Findings have implications for how managers can spark innovation and team problem-solving
Cambridge, Mass., October 27, 2020—Criticism during brainstorming sessions can, in certain settings, stimulate creative thinking and enhance group problem-solving abilities, according to new research from the MIT Sloan School of Management.
The research, led by Jared R. Curhan, Gordon Kaufman Professor and Associate Professor of Work and Organization Studies, with Tatiana Labuzova, Ph.D. Candidate in Economic Sociology at MIT, and Aditi Mehta, former Ph.D. Candidate in MIT’s Department of Urban Studies and Planning, now an Assistant Professor at University of Toronto, finds that in cooperative environments, criticism is likely to have a positive impact on creative brainstorming, whereas in competitive environments, criticism can have a damaging effect on creativity. The study is forthcoming in Organization Science.
For decades, experts have debated whether criticism is beneficial or detrimental for creativity in brainstorming. Some studies suggest that brainstorming works best when it is freewheeling and non-judgmental. If participants are concerned about criticism, they may censor themselves, which undermines the creative process. Other studies show that criticism can enhance creativity. Forcing participants to suspend judgment about the quality of ideas stifles free thinking.
“Our research helps to reconcile this long-standing debate,” says Prof. Curhan. “When it comes to running an effective brainstorming session, context matters. If the brainstorming environment is cooperative—meaning that group members’ goals are aligned—criticism is likely to stimulate creativity. If, however, the nature of the group or its task is competitive, criticism can trigger divisive intragroup conflict, and have a negative effect on creativity.”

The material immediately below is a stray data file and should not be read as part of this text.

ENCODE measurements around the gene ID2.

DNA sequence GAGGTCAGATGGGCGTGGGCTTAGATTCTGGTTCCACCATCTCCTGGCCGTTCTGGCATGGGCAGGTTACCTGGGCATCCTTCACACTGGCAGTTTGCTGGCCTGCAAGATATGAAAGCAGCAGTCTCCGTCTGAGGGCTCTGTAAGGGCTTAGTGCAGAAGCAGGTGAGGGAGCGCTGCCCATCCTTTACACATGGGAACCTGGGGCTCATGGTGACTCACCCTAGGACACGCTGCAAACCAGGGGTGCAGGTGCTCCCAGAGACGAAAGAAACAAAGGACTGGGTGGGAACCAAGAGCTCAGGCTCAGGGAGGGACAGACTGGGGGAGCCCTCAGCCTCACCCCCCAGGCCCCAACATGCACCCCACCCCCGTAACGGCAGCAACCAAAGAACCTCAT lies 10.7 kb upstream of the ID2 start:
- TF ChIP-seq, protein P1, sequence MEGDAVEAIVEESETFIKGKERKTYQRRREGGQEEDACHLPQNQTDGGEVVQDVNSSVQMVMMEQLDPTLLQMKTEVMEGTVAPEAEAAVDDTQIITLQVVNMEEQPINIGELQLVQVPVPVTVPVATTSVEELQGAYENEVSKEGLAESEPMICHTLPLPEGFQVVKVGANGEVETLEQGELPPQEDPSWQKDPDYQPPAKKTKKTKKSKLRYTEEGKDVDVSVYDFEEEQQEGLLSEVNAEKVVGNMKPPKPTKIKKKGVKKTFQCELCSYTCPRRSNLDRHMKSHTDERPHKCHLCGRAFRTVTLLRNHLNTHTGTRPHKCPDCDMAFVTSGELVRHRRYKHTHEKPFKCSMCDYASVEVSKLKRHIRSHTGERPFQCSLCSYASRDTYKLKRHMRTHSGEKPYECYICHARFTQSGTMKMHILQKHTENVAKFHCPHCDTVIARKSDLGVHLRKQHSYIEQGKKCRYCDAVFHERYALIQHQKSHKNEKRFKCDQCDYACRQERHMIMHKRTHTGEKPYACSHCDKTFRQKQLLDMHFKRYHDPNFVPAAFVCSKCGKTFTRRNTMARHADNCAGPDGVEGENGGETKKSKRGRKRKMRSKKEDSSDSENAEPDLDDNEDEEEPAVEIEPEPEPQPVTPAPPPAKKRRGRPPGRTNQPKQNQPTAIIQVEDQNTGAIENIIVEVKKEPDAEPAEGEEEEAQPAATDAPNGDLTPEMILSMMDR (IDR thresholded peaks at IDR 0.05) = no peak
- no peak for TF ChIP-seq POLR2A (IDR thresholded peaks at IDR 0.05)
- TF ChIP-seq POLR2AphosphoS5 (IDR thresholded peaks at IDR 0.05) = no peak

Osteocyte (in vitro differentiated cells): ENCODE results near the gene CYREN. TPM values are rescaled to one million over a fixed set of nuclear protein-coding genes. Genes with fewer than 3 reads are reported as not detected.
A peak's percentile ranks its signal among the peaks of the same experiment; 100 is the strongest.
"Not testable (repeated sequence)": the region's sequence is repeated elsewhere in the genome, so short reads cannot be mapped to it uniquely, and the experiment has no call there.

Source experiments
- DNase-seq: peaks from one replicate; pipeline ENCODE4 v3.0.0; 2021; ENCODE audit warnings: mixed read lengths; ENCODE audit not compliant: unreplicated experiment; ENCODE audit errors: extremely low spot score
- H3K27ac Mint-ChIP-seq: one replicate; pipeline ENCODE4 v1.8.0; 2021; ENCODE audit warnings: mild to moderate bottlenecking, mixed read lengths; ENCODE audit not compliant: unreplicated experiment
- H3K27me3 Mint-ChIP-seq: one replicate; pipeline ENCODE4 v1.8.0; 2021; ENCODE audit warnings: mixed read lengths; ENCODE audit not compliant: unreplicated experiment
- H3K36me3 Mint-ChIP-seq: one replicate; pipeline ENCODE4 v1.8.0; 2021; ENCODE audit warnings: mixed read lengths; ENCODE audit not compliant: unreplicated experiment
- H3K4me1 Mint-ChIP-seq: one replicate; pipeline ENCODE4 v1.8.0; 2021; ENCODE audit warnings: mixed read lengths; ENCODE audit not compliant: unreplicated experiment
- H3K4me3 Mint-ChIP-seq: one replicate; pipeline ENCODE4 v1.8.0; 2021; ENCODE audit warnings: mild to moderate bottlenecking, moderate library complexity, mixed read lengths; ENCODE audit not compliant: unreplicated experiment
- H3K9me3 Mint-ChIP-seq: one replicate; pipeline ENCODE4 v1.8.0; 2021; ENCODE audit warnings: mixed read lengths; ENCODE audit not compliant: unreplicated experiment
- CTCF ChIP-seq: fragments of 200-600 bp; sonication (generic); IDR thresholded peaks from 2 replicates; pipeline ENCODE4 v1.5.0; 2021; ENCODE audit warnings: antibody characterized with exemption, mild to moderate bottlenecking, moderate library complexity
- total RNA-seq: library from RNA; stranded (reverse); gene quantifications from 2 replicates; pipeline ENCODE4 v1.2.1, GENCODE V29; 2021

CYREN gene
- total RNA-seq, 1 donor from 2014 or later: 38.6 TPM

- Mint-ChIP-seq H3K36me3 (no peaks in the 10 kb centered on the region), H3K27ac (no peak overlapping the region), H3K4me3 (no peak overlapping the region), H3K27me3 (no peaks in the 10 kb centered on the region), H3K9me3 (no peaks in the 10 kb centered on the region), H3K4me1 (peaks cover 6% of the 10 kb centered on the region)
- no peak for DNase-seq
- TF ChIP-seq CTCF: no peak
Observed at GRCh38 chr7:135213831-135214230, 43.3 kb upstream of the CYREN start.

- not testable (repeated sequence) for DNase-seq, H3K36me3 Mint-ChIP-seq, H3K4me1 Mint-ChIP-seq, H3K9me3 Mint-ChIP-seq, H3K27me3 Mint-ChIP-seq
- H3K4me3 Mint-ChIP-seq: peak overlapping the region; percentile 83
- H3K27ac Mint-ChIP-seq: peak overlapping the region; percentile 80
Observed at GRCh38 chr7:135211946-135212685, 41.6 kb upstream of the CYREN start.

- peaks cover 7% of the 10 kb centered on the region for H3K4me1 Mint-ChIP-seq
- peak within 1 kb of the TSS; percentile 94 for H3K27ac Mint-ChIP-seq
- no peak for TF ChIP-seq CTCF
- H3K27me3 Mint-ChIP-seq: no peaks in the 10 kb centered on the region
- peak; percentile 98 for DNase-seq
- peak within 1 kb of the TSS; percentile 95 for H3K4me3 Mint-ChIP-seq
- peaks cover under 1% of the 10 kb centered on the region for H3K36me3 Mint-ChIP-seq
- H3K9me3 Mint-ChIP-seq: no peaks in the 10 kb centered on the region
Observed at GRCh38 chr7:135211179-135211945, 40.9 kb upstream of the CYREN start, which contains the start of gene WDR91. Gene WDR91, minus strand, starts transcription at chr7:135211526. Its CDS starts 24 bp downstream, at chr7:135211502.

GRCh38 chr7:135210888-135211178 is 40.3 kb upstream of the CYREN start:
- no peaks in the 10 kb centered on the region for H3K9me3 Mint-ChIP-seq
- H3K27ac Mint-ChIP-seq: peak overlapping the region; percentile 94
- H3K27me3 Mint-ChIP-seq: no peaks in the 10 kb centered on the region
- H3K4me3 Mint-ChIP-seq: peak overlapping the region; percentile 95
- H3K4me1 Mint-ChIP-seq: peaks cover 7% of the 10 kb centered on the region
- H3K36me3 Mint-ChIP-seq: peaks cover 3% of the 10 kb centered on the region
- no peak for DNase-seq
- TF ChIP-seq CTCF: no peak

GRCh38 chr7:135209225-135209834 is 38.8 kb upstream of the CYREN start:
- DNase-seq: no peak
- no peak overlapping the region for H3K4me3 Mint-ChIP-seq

In the main study, the researchers conducted a field experiment of 100 group brainstorming sessions with stakeholders in a controversial urban redevelopment project. Facilitators for the brainstorming sessions discouraged criticism for half of the group; for the other half, facilitators instructed participants to critique ideas as they were being generated.
Within those groups, half were told that all their ideas would be presented to the planning committee. (Those instructions cultivated a cooperative atmosphere.) The other half were told to select their group’s best ideas and that those ideas would be emphasized above all the others. (This created a competitive environment.)
The research team found that in the cooperative condition, instructions encouraging criticism yielded more ideas and more creative ideas. By contrast, in the competitive condition, encouraging criticism yielded fewer ideas and less creative ideas as evaluated by judges. The researchers replicated this finding in a lab study involving a brainstorming exercise for a union-management negotiation scenario, which allowed them to hold constant the nature of the criticism. Taken together, their findings suggest that the optimal context for creativity in brainstorming is a cooperative one in which criticism occurs but is interpreted constructively because the parties understand they are working toward the same objective.
The findings have implications for how leaders spark creative thinking and problem-solving within their teams. Longstanding advice to prohibit criticism while brainstorming is still prudent in teams where members have competing goals, but when goals of team members are positively aligned, it may be more effective to encourage some criticism. Managers could also take steps to influence the cooperative nature of the group by framing the purpose of brainstorming around the interests of the whole group so that criticism can be construed positively.
“As a manager, you need to have your finger on the pulse of the relationships of the people on your team,” says Prof. Curhan. “Criticism is not inherently bad for brainstorming, but it can be detrimental if it happens under the wrong conditions.”
The MIT Sloan School of Management
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